Students learn by doing. With game-based learning tools like Classcraft, for example, they can be the heroes of their own adventures while building critical skills such as self-awareness, cooperation and responsible decision-making. This platform, as well as many like it, also works seamlessly with popular learning management systems such as Google Classroom, Microsoft Office 365 and Canvas.

It’s about “finding ways for kids to experience greater control through gaming and creating community through multiplayer games,” says Dr. Rebecca Mannis, learning specialist and founder of Ivy Prep Learning Center.

Meanwhile, at Glades Middle School in Broward County, Fla., eighth-grade teacher Jennifer Moser uses the free Character Playbook tool to teach peer counseling. “It has graphic novels and interactive games, with real-life skills that they can connect and relate to, all connected to social and emotional learning,” she says. “It addresses bullying and behavior issues and making appropriate choices.”

Esports, which is already on the rise among many school districts, offers another avenue to explore and enhance SEL skills. Experts point to leadership, collaboration and teamwork as some of the key benefits of an esports program.


The percentage of educators who agreed students will increasingly need more social and emotional support this school year

Source: Houghton Mifflin Harcourt, “2020 Educator Confidence Report,” July 2020

Besides game-based learning, there are plenty of other resources for educators to explore, including:

  • Digital Citizenship & Social and Emotional Learning, an ebook from Common Sense Education that addresses the digital dilemmas students may encounter in their online world, such as cyberbullying and digital drama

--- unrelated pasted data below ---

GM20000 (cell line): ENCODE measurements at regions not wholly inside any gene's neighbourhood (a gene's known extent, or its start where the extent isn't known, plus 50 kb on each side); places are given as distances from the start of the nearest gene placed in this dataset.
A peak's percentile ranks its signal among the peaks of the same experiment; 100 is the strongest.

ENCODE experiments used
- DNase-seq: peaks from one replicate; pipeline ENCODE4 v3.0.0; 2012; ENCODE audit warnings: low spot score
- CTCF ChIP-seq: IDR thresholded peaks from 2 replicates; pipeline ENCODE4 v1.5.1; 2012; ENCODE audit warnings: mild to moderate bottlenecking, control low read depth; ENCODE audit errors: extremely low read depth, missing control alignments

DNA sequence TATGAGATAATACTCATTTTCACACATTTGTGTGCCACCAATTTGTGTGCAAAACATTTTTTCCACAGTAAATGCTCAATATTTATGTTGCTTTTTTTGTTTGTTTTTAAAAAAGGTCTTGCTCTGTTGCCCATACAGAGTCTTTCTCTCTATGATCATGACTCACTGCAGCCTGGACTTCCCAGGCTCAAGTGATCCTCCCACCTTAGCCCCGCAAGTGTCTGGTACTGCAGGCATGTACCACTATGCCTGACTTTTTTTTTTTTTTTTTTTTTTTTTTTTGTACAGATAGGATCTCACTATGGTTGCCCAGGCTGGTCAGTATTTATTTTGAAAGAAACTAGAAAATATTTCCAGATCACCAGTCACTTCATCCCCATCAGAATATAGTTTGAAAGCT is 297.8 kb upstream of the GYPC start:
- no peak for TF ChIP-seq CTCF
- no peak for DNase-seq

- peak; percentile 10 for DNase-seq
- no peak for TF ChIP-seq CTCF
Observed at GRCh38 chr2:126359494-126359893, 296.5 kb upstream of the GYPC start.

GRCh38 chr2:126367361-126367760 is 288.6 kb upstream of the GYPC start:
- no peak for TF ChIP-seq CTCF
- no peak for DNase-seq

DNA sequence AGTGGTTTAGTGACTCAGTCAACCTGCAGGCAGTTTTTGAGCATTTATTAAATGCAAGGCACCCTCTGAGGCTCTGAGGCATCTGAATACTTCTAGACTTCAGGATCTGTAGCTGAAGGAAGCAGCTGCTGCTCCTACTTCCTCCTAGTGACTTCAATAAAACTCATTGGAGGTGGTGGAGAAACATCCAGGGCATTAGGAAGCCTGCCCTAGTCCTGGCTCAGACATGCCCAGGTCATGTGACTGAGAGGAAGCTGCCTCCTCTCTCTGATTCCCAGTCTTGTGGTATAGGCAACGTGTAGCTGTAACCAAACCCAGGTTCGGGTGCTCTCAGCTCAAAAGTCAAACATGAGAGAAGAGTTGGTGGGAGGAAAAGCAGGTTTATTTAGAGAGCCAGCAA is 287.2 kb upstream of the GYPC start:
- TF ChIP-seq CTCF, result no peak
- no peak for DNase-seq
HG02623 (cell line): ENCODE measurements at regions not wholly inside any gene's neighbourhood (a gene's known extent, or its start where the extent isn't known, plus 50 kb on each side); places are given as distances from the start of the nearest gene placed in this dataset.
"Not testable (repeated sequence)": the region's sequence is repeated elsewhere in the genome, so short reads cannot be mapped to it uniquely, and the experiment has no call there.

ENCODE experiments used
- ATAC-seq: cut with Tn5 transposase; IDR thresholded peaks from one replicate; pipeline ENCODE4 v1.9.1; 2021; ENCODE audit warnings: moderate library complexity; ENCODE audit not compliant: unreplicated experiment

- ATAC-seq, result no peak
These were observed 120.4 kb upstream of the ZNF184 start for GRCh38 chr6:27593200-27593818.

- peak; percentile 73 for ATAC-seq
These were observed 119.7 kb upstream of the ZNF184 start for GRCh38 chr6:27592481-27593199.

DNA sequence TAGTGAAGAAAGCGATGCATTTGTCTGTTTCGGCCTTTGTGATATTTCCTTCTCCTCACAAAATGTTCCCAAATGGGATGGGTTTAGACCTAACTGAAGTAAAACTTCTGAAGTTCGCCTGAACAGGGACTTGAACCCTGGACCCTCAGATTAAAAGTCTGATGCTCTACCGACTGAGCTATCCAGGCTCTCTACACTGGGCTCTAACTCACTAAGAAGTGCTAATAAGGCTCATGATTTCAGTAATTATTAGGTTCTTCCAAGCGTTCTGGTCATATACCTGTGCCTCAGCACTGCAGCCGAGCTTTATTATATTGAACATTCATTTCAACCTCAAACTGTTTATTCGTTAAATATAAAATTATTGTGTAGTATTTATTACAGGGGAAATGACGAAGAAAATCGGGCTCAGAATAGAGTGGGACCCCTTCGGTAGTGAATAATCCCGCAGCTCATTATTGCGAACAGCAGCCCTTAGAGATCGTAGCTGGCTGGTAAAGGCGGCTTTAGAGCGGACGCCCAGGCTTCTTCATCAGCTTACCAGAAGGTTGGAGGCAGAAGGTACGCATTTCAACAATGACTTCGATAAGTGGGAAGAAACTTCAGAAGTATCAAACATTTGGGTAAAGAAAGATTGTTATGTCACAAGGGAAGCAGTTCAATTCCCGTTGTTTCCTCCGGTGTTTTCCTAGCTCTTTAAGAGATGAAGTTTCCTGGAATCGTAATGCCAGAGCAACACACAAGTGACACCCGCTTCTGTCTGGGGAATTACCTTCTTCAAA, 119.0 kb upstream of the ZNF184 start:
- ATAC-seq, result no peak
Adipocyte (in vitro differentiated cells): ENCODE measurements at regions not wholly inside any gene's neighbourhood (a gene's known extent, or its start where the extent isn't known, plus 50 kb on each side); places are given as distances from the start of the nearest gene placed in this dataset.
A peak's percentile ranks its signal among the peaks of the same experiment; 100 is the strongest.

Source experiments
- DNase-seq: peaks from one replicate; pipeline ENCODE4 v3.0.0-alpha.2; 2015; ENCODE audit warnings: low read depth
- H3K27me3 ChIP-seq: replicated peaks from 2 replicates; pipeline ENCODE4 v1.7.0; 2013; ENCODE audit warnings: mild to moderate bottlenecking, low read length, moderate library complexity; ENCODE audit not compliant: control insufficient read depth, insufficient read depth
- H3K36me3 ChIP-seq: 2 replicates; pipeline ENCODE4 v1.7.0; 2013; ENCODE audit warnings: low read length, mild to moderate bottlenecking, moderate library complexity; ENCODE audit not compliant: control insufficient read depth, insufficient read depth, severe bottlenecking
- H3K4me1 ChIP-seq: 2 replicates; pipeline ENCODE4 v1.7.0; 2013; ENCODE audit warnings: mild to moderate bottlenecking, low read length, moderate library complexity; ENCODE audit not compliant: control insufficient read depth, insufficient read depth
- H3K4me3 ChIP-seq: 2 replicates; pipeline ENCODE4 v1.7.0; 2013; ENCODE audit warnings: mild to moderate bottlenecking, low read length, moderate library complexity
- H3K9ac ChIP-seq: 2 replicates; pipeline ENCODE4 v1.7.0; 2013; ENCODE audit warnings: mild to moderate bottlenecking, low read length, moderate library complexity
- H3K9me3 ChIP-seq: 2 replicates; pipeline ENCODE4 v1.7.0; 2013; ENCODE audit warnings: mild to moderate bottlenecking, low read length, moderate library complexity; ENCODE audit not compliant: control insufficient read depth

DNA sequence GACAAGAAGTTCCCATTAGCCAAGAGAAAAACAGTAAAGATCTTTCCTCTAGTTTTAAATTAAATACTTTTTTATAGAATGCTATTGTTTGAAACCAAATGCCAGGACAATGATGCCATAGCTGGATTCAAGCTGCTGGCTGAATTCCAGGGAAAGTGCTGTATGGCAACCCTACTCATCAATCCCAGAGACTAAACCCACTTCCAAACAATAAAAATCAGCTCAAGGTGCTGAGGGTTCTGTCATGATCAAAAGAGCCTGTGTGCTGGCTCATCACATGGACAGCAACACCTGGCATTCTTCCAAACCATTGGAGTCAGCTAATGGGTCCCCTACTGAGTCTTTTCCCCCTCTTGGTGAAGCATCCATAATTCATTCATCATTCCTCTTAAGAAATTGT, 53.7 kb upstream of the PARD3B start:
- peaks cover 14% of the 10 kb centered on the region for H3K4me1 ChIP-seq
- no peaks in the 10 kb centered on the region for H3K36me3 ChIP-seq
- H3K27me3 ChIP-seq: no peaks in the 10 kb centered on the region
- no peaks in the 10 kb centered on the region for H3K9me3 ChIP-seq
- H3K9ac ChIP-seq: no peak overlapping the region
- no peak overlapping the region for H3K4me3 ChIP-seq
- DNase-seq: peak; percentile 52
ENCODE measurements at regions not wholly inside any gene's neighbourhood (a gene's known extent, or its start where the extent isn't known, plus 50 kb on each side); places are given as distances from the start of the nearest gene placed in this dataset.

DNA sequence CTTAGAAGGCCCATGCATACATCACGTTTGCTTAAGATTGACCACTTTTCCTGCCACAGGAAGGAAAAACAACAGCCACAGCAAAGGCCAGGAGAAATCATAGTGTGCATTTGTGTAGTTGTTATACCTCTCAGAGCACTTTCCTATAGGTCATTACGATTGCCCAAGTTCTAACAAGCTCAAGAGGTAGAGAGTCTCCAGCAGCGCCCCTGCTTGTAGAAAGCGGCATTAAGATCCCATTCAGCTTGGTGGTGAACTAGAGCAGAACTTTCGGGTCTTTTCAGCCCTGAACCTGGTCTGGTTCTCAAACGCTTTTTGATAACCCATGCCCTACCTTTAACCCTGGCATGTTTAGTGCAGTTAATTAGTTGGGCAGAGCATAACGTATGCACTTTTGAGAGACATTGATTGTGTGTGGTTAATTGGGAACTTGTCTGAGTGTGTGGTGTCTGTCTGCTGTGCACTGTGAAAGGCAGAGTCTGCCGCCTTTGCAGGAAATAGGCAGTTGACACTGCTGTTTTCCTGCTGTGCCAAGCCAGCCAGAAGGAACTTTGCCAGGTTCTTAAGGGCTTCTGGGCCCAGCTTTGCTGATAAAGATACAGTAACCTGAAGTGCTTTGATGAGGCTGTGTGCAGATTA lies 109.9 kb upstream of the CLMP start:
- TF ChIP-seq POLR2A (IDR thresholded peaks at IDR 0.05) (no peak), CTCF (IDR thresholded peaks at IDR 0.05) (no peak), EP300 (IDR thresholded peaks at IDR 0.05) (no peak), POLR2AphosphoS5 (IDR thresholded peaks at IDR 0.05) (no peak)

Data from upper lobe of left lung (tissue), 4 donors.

• Class Catalyst, a tool that invites students to log their feelings during the day, enabling educators to quantify success and increasing opportunities for student-teacher connections
  • SEL-oriented teaching materials from the Zinn Education Project, which are aimed at nurturing empathy and compassion by supporting a broader view of history
  • The Calm app, which helps to build integrity and self-control through incorporating mindfulness practices into daily life

READ MORE: Find out how technology boosts social-emotional learning competencies. 

Extend Student Safety Outside the Traditional Classroom

Fostering connections online is important, but educators will also need insight into students’ online behaviors — both inside and outside the virtual classroom — to enhance SEL and create healthy environments for their students.

Tools like GoGuardian’s Beacon, a suicide prevention service, offer educators a holistic view of online activity across search engines, social media, email and web apps.

When students use school-managed devices, Beacon can give educators and administrators insight into their interactions, making it possible to spot kids who are having dark thoughts or might otherwise be in trouble. An AI engine performs the real-time assessments in order to flag online behaviors that indicate emotional distress.

“Beacon was built with an eye toward giving educators and administrators the ability to immediately see when students might be in need of help and to respond to that need in a timely way,” Tyler Shaddix, chief product officer at GoGuardian, tells EdTech.

When paired with emerging telehealth counseling capabilities, these early warning signs can be addressed even in a time of at-home learning.

But to make the most of technological support for SEL, school districts need to take a thoughtful approach, especially given the unfamiliar terrain of distance learning.

“For this to work, students need to be present,” Smith says. “They need to have the camera turned on. They may also have distractions at home that you need to address. All those things need to be managed and planned for in advance.”

FluxFactory/Getty Images; Logo by Amira Martin